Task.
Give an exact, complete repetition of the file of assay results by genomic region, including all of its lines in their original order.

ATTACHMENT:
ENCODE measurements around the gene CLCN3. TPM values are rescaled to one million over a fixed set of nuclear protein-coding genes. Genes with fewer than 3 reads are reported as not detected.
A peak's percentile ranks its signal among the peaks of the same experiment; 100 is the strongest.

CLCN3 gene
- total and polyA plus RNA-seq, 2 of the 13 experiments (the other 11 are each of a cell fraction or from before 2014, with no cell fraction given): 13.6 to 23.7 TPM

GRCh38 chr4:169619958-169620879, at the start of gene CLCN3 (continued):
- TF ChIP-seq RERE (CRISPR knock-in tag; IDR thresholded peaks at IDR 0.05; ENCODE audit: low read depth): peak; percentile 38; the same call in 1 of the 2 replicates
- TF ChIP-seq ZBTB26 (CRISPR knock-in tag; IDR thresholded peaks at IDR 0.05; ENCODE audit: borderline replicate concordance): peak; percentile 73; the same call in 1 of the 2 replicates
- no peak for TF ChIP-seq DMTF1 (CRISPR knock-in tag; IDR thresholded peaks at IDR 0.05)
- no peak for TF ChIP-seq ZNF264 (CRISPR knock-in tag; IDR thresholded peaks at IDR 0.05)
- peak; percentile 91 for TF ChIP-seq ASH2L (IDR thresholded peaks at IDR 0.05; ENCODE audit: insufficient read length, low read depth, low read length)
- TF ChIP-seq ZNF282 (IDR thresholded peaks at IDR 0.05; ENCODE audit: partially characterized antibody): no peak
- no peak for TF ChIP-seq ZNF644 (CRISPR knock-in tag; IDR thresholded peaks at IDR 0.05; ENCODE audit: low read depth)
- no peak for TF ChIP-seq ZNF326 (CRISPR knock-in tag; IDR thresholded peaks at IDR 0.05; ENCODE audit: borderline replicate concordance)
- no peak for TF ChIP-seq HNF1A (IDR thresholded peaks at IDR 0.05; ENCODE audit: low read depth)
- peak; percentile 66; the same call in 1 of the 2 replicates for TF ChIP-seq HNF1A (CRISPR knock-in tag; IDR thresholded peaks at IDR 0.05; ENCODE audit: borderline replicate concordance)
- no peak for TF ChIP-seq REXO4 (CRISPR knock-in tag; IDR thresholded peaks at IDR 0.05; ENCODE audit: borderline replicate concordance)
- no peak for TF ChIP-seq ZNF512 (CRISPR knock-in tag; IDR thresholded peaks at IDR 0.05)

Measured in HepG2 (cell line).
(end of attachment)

ENCODE measurements around the gene CLCN3. TPM values are rescaled to one million over a fixed set of nuclear protein-coding genes. Genes with fewer than 3 reads are reported as not detected.
A peak's percentile ranks its signal among the peaks of the same experiment; 100 is the strongest.

CLCN3 gene
- total and polyA plus RNA-seq, 2 of the 13 experiments (the other 11 are each of a cell fraction or from before 2014, with no cell fraction given): 13.6 to 23.7 TPM

GRCh38 chr4:169619958-169620879, at the start of gene CLCN3 (continued):
- TF ChIP-seq RERE (CRISPR knock-in tag; IDR thresholded peaks at IDR 0.05; ENCODE audit: low read depth): peak; percentile 38; the same call in 1 of the 2 replicates
- TF ChIP-seq ZBTB26 (CRISPR knock-in tag; IDR thresholded peaks at IDR 0.05; ENCODE audit: borderline replicate concordance): peak; percentile 73; the same call in 1 of the 2 replicates
- no peak for TF ChIP-seq DMTF1 (CRISPR knock-in tag; IDR thresholded peaks at IDR 0.05)
- no peak for TF ChIP-seq ZNF264 (CRISPR knock-in tag; IDR thresholded peaks at IDR 0.05)
- peak; percentile 91 for TF ChIP-seq ASH2L (IDR thresholded peaks at IDR 0.05; ENCODE audit: insufficient read length, low read depth, low read length)
- TF ChIP-seq ZNF282 (IDR thresholded peaks at IDR 0.05; ENCODE audit: partially characterized antibody): no peak
- no peak for TF ChIP-seq ZNF644 (CRISPR knock-in tag; IDR thresholded peaks at IDR 0.05; ENCODE audit: low read depth)
- no peak for TF ChIP-seq ZNF326 (CRISPR knock-in tag; IDR thresholded peaks at IDR 0.05; ENCODE audit: borderline replicate concordance)
- no peak for TF ChIP-seq HNF1A (IDR thresholded peaks at IDR 0.05; ENCODE audit: low read depth)
- peak; percentile 66; the same call in 1 of the 2 replicates for TF ChIP-seq HNF1A (CRISPR knock-in tag; IDR thresholded peaks at IDR 0.05; ENCODE audit: borderline replicate concordance)
- no peak for TF ChIP-seq REXO4 (CRISPR knock-in tag; IDR thresholded peaks at IDR 0.05; ENCODE audit: borderline replicate concordance)
- no peak for TF ChIP-seq ZNF512 (CRISPR knock-in tag; IDR thresholded peaks at IDR 0.05)

Measured in HepG2 (cell line).